Your spine (also called the spinal column or backbone), is made up of 26 individual bone discs called vertebrae, which are stacked one upon another. Between the vertebrae are flat, round cushioning pads called intervertebral discs, which provide the spinal column with flexibility, absorb shock during movement, and prevent the hard vertebrae from coming into direct contact with one another. Inside each disc is a soft, gel-like center — known as the nucleus pulposus — which is surrounded by a tough, fibrous exterior called the annulus fibrosus.
Sometimes pressure from the vertebrae above and below can force some or all of the nucleus pulposus to bulge out of place or squish out through a weakened or torn part of the annulus fibrosus. This is known as a herniated or ruptured disc. Once this happens, the soft, ruptured gel can press against the nerves near the intervertebral disc, causing pain, numbness and/or weakness.
Herniated discs most frequently occur in the lumber spine (in the lower back); however, they can also occur in the cervical (neck) and thoracic (upper back) spines. Depending on which disc becomes herniated, pain can occur in the back, arm, leg or neck.
Sometimes herniated discs occur suddenly by an injury or physical trauma of some kind. For example, a car accident, falling from a significant height and landing on your buttocks, improperly lifting an object, or trying to lift something that’s too heavy can all transmit a huge amount of force on the spine. When this happens, the spine may herniate.
Usually, though, disc herniation develops gradually with age. As we get older, the water content in our discs decrease, causing them to become weaker and less flexible, and more susceptible to wear and tear. Certain lifestyles or conditions can further deteriorate the discs, such as being involved in high impact athletic activities; routinely sitting, driving or squatting for long periods of time; tobacco use; and being excessively overweight or obese.
In some cases, there is no obvious reason why a herniated disc should have occurred. It could just be that one day you bend your back or twist your body in a manner that puts just the right amount of pressure on the disc to cause it to rupture through its worn-out exterior; the movement may not be excessive, but it is enough to be the proverbial “straw that breaks the camel’s back.”
Symptoms of a herniated disc vary depending on the size and location of the problem disc. With age-related disc herniation, patients typically start out experiencing a “twinge” in either their upper or lower back or neck (depending on whether the herniated disc is in the thoracic, lumbar or cervical spine), and then the pain gradually worsens over time.
Other symptoms indicative of herniated discs include:
Diagnosing a herniated disc begins with your doctor taking a complete medical history and a physical examination. You doctor will want to know your symptoms, how severe they are and when they started, along with what treatments you may have already tried. During the physical examination, you will be carefully examined for limitations of movement, problems with balance, loss of reflexes in the extremities, muscle weakness and other signs of spinal cord damage.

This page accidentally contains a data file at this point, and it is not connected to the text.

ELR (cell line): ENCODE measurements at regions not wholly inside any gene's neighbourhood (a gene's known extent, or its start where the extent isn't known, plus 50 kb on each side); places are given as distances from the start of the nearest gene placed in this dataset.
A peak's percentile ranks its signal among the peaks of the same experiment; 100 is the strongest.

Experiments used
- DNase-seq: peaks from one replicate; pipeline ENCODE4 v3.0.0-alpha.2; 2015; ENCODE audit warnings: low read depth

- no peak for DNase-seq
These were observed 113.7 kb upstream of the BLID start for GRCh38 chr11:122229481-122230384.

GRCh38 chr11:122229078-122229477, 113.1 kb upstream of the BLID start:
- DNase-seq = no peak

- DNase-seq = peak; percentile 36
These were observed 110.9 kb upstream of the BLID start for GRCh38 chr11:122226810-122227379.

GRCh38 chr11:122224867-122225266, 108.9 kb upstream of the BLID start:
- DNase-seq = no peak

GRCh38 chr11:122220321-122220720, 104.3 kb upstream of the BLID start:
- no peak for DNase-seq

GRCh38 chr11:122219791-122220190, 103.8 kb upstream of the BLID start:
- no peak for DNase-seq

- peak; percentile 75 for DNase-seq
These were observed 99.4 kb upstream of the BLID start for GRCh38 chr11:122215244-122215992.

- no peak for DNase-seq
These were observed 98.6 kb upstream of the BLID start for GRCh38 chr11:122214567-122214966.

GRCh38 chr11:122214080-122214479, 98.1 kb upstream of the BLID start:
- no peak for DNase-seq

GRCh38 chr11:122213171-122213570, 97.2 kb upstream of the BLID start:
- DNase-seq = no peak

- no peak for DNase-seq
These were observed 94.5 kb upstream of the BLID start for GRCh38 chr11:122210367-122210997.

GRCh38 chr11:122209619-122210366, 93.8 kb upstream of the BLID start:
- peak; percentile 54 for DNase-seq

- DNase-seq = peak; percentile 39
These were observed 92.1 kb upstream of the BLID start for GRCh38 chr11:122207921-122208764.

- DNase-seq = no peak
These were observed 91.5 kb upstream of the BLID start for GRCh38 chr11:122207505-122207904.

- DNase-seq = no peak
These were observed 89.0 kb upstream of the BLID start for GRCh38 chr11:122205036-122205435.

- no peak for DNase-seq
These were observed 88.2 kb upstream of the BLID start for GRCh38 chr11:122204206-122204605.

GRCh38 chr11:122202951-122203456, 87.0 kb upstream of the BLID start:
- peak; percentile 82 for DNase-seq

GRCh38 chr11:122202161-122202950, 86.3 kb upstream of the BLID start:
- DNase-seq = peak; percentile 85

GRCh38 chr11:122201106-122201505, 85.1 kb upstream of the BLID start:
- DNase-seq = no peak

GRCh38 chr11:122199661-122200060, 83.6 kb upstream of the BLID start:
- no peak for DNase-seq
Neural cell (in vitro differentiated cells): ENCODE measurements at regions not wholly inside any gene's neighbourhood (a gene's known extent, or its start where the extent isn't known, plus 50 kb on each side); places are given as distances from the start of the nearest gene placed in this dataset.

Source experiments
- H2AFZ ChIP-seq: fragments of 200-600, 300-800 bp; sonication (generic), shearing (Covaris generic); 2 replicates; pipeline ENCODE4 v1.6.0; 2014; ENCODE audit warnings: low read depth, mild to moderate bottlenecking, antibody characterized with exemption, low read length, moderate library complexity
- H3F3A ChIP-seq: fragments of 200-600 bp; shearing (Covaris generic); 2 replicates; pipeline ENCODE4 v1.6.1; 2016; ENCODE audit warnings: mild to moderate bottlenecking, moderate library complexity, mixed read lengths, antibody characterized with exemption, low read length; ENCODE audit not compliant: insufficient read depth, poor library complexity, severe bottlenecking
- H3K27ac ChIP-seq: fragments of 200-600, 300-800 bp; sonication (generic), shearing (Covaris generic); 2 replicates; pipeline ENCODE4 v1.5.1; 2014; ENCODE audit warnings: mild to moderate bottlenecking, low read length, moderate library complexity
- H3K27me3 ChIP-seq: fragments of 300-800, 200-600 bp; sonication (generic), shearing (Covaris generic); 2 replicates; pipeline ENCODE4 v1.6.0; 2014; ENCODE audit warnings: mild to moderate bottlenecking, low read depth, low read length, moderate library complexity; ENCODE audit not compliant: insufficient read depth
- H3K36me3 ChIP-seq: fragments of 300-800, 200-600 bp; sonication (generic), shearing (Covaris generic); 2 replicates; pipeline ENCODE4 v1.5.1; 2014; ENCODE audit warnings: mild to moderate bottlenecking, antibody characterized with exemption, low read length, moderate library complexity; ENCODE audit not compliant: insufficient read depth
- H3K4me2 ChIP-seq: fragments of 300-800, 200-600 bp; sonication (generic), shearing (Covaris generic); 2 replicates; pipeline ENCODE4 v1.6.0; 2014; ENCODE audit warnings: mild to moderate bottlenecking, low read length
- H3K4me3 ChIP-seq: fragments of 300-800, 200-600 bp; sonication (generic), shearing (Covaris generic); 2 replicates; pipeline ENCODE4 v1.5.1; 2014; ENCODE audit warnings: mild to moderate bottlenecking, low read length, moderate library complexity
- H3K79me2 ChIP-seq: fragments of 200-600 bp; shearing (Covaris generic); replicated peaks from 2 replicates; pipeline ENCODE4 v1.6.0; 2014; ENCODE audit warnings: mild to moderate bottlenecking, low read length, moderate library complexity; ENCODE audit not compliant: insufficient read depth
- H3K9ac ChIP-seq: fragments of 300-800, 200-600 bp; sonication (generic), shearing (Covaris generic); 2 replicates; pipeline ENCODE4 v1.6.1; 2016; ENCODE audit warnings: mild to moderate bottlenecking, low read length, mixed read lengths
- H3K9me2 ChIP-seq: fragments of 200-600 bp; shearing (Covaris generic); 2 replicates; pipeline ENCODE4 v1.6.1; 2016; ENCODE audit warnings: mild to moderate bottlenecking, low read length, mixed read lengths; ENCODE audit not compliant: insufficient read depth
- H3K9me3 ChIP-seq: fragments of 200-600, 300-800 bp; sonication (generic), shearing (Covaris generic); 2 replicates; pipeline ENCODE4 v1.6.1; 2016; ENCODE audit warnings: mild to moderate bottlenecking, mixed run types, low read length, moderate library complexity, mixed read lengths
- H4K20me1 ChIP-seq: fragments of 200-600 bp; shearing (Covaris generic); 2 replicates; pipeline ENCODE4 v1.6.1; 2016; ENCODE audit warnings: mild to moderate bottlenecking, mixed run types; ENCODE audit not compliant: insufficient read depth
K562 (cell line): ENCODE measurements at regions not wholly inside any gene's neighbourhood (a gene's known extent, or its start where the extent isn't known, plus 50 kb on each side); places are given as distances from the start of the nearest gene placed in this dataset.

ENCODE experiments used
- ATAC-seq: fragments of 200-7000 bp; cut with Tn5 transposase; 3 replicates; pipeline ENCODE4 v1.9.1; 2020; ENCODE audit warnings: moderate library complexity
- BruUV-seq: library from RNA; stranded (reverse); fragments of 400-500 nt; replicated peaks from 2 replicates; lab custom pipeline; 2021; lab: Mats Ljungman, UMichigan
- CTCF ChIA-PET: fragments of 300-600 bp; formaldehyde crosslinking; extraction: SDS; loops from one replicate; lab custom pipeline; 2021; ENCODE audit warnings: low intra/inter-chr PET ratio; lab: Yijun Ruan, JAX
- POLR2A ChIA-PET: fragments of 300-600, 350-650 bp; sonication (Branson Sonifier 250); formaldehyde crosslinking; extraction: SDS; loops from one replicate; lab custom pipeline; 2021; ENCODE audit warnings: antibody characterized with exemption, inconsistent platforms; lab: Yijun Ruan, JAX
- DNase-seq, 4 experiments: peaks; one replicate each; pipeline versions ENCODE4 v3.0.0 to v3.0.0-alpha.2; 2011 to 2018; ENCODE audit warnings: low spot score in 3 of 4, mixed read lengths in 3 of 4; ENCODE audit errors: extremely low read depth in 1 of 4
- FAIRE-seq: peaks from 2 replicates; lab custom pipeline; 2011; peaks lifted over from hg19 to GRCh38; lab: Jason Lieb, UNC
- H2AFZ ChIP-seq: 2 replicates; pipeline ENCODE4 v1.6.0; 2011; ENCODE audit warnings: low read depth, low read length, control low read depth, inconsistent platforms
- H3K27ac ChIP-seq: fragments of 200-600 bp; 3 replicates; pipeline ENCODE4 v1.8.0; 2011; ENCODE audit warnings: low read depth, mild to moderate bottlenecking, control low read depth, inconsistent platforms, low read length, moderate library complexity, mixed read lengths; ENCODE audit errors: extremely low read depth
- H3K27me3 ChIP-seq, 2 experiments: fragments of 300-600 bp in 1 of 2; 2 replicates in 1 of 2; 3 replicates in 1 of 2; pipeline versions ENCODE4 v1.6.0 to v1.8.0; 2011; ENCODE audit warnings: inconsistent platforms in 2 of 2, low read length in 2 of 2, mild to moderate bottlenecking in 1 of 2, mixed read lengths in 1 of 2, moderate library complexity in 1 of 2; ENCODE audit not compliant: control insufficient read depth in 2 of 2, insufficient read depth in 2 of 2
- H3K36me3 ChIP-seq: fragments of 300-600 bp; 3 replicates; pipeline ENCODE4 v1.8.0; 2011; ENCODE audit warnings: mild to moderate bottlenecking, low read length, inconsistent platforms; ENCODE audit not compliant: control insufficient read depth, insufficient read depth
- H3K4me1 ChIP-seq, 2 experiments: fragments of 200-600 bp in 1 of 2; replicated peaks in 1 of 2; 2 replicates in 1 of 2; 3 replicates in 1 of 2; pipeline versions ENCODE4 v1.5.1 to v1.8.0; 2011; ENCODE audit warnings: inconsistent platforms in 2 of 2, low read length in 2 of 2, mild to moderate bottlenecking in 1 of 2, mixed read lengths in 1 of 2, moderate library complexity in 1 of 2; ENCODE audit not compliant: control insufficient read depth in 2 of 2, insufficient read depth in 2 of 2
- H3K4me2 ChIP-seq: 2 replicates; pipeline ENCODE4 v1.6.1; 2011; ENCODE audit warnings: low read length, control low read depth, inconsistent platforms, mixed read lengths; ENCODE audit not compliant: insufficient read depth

A definite diagnosis is made by various testing methods. This includes x-rays (to rule out other causes of back or neck pain), magnetic resonance imaging (MRI) or computed tomography (CT) scans (to check for narrowing of the spinal canal caused by a herniation), Myelogram (injection of dye into the spinal cord followed by a CT scan to pinpoint the size and location of the herniation), and electromyography (a test that measures electrical activity of the muscles).
Treatments of a herniated disc usually begin conservatively, and become more aggressive if the symptoms persist. Exactly which treatments are utilized depends on a number of factors including the patient’s symptoms, age and overall health, and whether the symptoms are worsening.
For most people, pain from herniated discs can be controlled with medication, and non-surgical treatments such as bed rest, limitations on physical activity, ice and heat applications, weight loss programs, use of a lumbosacral back support, physical therapy (massage, aerobics, stretching exercises, hydrotherapy, pilates, etc.), and osteopathic or chiropractic manipulations.
If the pain and/or other symptoms persist or get progressively worse, or if the pain is so intense that it cannot be controlled by the more conservative treatment options, surgery may be recommended to remove the herniated part of the disc and any tissue that is causing pressure on the nerve or spinal cord. This procedure is performed in the hospital under general anesthesia. Full recovery can take up to six weeks, and sometimes more.
There are also a couple different minimally invasive surgical procedures that may be done on an out-patient basis, to treat nerve compression from a herniated disc. .
Living with pain from a herniated disc can be a daily struggle, and interfere with your daily activities. It can be difficult to stand, walk, sit or even sleep comfortably. If your herniated disc symptoms linger for more than two weeks, it’s time to seek medical attention.
At Advanced Pain Consultants, we’re here to help you. Please call our office today at (919) 510-7901 to schedule an appointment with Dr. Pasi. During your consultation, she will evaluate your unique situation and develop an individualized treatment plan that is tailored for you. Don’t allow pain to run your life. Request your appointment today.